‘[GIs] who last week still wondered why we fought the Germans and their beliefs got their answer at the Dachau prison camp’
The last weeks of World War II in Europe have, with a handful of exceptions, long been perceived as the pursuit of shattered German armies by the victorious Western Allies, the smashing of the last Nazi strongholds by the Soviet hammer. The scenes that purport to show an easy, quick, and Homerian victory—Sherman tanks rumbling through destroyed German cities, Hitler’s suicide, the Soviet banner flying above the ruined Reichstag—have become well established in the popular imagination.
For the American GIs entering the heart of Germany, however, April 1945 was a month filled with some of the most brutal fighting of the war, when the horrors of the Nazi regime were finally revealed to the world. In fact, some GIs, witnessing the atrocities committed against their own and against those held in the concentration camps they liberated, would find themselves “raging inside with boiling hatred,” as one GI recalled, and met violence and cruelty with violence and cruelty.
The curtain went up on Nazi Germany’s last act with the capture of the Ludendorff Bridge at Remagen on March 7, 1945, which opened the way for the Allies’ final thrust. For the Americans, it was an opportunity to use their greatest strengths, mechanization and firepower, to overwhelm the Wehrmacht once and for all. It was the perfect type of campaign for the U.S. Army.
Gen. Dwight Eisenhower’s final offensive was led by the most powerful forces in American military history: Gen. Omar Bradley’s 12th Army Group, consisting of Lt. Gen. Courtney Hodges’s First Army and Lt. Gen. George Patton’s Third Army. Bradley’s northern flank was secured by the U.S. Ninth Army under Lt. Gen. William H. Simpson, assigned to Field Marshal Bernard Montgomery’s British 21st Army Group; his southern flank was secured by Lt. Gen. Jacob Devers’s 6th Army Group.
The first goal of the breakout was to encircle and destroy German Army Group B, led by Field Marshal Walter Model, which was attempting to hold the critical industrial regions of the Ruhr area. For the Germans, the Ruhr was a strategic necessity, because it was also a strategic weakness: to lose the Ruhr was to lose the war. As the Americans exploded out of their bridgeheads to the south, and the British out of theirs to the north, the Ruhr became a death trap for Model.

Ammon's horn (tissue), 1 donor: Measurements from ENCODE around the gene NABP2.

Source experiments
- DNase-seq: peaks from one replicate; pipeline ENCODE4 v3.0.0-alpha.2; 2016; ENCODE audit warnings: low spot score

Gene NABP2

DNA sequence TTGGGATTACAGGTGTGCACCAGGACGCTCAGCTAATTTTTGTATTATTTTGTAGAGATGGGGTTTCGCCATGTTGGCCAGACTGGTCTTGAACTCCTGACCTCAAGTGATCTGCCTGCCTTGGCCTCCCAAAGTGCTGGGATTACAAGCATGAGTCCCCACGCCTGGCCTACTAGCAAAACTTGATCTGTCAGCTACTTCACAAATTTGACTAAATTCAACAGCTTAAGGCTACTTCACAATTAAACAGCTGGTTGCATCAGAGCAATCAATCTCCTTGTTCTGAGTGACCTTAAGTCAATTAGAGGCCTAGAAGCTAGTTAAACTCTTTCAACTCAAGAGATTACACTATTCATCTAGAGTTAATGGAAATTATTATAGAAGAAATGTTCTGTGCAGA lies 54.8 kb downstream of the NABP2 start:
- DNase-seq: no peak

The U.S. Army’s 83rd Infantry Division would play a critical role in the race to cross the Elbe River and crush Model’s army. After supporting the crossing of the Roer River in March, the 83rd was assigned to XIX Corps for the deathblow. In addition to the 83rd, XIX Corps also had the tough 2nd Armored Division; the 29th “Blue and Gray” Division, which had spilled its first blood on Omaha Beach and was one of the premier American divisions of the war; and the battle-hardened 30th Infantry Division. Together they formed a single fist for the drive to the Elbe.
One veteran of the 83rd would proudly note, “We set new infantry speed records—records that surpassed those of even the best Allied armor.” Indeed, the 83rd would earn the nickname “Rag Tag Circus” because the troops, in an effort to move faster, confiscated a motley batch of vehicles. The commander of the 83rd’s 329th Infantry Regiment later recalled, “To us, it was no circus. Admittedly, however, we may have looked like a summer carnival group entering a country town as we dashed along the highways and byways of the Prussian provinces, for we had pressed into service every conceivable means of transportation we encountered.”